When an aircraft is turning finals, it's airspeed and altitude are low, attempting any sudden maneuver risks a stall with very little possibility of a recovery.

        Altitude may be low-ish - typically 350' AGL - but speed bloody well shouldn't be. You stick on extra speed during the downwind leg of the circuit for precisely this sort of situation.

    2. imanidiot Silver badge

      Re: It would have been...

      See the link posted earlier to the photos of a glider that hit a drone in the Netherlands:

      A hit with a mid size consumer drone was enough to split and delaminate the winglet on a modern glider (and thats one of the stronger and less vulnerable parts of the wing on a modern carbon fiber composite aircraft). A hit on an older wooden wing is going to be much more damaging. The torsion box formed by the leading edge is only about 3 to 4mm thick plywood. The nose of the fuselage no more than 2 usually. Imagine wat a Phantom quad is going to do when slammed into something like that at 80 km/h+.

  11. RossGoodman

    I thought this was a "drone glider" crash rather than a "drone vrs glider" crash.

    Was interested to read about the tech in drone gliders ....

  12. Anonymous Coward
    Anonymous Coward

    Drones are a new thing, worryingly obtainable and flyable by unskilled people. This is different to normal model aircraft; typically you'd go to a club / organisation where normal model aircraft flying etiquette is entrenched as part of the learning to fly process.

    The regulatory approach for drones is, unfortunately, going to have to evolve to deal with the worst types of owner / operator (likely to be an outright ban ultimately, or at least heavily licensed). This is going to spoil it for the more considerate sort of owner / operator, the sort who does actually think before they do something.

    Regulation works as follows; you keep upping the penalties until you get the behaviour you want. With traditional model aircraft the regulations are light weight and sensible, backed up by a fairly strong club tradition that ensures that the vast majority behave nicely. It will be different with drones.

    The regulations we have now are clearly beginning to not work as drone ownership proliferates. This will result in heavier fines (won't work; anyone stupid enough to fly a drone next to an airport is unlikely to bother to read up what the penalty for doing so is. And the police aren't really able to catch people doing it anyway). That will escalate to jail time (won't work - same reason). That will lead to control of sales (will work to some extent).

    The only sure way is to make it so that you go to jail if you fail to shop your mate who has a drone and misuses it. That is, your mate posts drone-originated video from near an airport, you get on the phone to the police. Or something like that. You fail to tell the police, and the police can show that you know who they are and what they were doing, you either risk jail or you drop them in it. Easy choice in my mind.

    Of course, that is incredibly draconian, but how else are we supposed to stop total idiots cocking about near airports?


    Incidentally, this kind of legal compulsion already exists. If you know someone is plotting a terrorist offence, and you fail to tell the police, you can go to jail. People have been convicted and imprisoned for this very thing. And if you squint only a little bit, unthinkingly flying a drone near, say, a landing airliner is risking causing the same degree of death and carnage as premeditated terrorist attack on the same airliner. So perhaps such a dib-them-or-else penalty is not so draconian as it might first appear...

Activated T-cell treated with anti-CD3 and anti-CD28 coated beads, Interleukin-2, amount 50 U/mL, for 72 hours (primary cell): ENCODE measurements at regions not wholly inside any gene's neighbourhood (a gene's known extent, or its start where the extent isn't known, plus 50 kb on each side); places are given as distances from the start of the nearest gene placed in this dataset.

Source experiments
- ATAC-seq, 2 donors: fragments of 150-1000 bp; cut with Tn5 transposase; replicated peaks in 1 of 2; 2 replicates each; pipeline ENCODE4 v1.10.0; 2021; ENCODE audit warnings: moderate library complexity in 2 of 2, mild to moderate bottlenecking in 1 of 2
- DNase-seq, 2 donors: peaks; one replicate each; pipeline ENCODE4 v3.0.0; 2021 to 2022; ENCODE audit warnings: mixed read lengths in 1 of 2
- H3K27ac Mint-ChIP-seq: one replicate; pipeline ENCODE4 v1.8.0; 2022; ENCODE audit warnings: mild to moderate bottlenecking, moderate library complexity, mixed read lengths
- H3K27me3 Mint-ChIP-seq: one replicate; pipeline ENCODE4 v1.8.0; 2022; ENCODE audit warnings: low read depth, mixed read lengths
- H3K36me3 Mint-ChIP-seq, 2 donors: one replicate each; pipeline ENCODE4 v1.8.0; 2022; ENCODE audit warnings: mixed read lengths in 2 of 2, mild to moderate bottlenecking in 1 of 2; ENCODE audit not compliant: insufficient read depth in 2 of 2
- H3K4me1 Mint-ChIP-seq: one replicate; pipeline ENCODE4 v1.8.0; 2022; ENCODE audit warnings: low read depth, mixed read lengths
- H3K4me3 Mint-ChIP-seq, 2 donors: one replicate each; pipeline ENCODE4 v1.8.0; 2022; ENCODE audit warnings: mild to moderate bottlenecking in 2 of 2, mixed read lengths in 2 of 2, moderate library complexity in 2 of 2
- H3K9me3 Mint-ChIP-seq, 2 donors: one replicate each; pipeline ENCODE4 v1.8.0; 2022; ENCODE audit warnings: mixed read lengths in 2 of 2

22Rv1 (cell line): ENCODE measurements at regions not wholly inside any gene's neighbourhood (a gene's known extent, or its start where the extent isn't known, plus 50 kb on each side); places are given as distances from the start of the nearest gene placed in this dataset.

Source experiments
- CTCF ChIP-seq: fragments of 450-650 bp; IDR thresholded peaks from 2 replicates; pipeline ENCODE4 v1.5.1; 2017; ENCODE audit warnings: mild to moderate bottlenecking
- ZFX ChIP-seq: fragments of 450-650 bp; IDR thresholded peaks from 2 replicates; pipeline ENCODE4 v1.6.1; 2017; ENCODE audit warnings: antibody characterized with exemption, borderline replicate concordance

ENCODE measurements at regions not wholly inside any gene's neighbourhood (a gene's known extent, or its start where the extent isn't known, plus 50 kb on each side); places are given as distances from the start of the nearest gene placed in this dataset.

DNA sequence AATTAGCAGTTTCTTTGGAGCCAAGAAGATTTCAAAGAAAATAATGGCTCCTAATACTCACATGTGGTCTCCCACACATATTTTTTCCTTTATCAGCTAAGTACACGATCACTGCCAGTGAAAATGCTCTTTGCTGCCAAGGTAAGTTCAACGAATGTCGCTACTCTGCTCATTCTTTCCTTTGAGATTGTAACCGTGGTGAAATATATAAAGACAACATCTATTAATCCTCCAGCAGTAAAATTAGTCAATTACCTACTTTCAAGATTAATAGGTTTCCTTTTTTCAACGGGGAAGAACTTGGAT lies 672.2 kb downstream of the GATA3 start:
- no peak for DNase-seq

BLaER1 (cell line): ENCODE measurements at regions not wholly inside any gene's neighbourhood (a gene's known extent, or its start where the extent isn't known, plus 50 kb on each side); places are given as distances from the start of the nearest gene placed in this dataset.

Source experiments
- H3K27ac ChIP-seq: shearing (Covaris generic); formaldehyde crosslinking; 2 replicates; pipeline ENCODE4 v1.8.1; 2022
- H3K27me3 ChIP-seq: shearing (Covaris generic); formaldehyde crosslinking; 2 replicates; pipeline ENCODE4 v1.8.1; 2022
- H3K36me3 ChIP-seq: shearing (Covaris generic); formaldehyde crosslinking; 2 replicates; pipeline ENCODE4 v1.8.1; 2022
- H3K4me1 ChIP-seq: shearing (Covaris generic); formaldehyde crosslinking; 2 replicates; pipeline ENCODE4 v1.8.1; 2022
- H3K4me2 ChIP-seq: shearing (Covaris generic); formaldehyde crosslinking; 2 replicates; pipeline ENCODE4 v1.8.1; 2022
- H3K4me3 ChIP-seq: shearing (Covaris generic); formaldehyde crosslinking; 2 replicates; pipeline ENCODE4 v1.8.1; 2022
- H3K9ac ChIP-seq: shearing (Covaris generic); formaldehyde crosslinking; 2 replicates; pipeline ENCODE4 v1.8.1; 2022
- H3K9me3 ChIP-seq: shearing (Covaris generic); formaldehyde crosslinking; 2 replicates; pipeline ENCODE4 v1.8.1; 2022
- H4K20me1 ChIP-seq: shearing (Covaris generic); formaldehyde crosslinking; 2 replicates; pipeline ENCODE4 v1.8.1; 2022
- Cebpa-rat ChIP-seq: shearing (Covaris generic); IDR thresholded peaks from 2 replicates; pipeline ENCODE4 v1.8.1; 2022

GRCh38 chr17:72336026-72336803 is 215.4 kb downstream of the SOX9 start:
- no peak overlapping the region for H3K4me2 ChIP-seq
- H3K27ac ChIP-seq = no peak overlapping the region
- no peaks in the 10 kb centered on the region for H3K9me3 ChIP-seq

13. Claptrap314 Silver badge

    Kites to only 120m at an optimal place? Wow. I grew up in western Kansas. I've seen kites out with more than a mile of "string". I'm pretty sure that I've personally come near or broken that limit.

    1. Anonymous Coward


      Yes, you can end up in Oz, if you're not careful...

      (looking for the silver shoes to get back)

      1. CJPM

        Re: Kansas...

        Yes, you can end up in Oz, if you're not careful...

        (looking for the silver shoes to get back)

        You will not get back that way, look for the ruby slippers instead.

    2. Martin Gregorie

      Kites to only 120m at an optimal place?

      Rather necessary. If you're at or above 153m you're infringing controlled airspace and likely to be in deep dodo if you or your toys are spotted there. Luton have decent radar.

      I've flown at Dunstable and, consequently, know that London Gliding Club standing rules are that you do not go past the top of the ridge, which forms the southeast edge of the airfield and is where the kite fliers were standing, because the Luton Class D CTR (controlled airspace) is not far beyond it and extends from the surface to 5000ft. The CTR is a no-fly zone unless you're under ATC control. Northwest of the ridge the Class D airspace forms a shelf, with a lower limit of 500ft, that extends most of the way to Leighton Buzzard.

  14. andy gibson

    time to....

    start arming all aircraft? :-)

  15. Nursing A Semi


    In the name on fair, balanced and unbiased reporting I assume you interviewed the drone pilot to ascertain the luck element rather than the skill shown avoiding a collision with the glider?

    1. Chairman of the Bored

      Re: Soooooo.

      @nursing a semi,

      Nice! But didn't get a rise out of the pilot I ran it by. Former fighter pilot. Said "the only luck here is with guys who cannot fly. You're lucky there are guys with balls and skills like me overhead.". Oi!

      Q: how do you know if there is a fighter pilot in the room?

      A: don't worry about it, I'm sure he will tell everyone quickly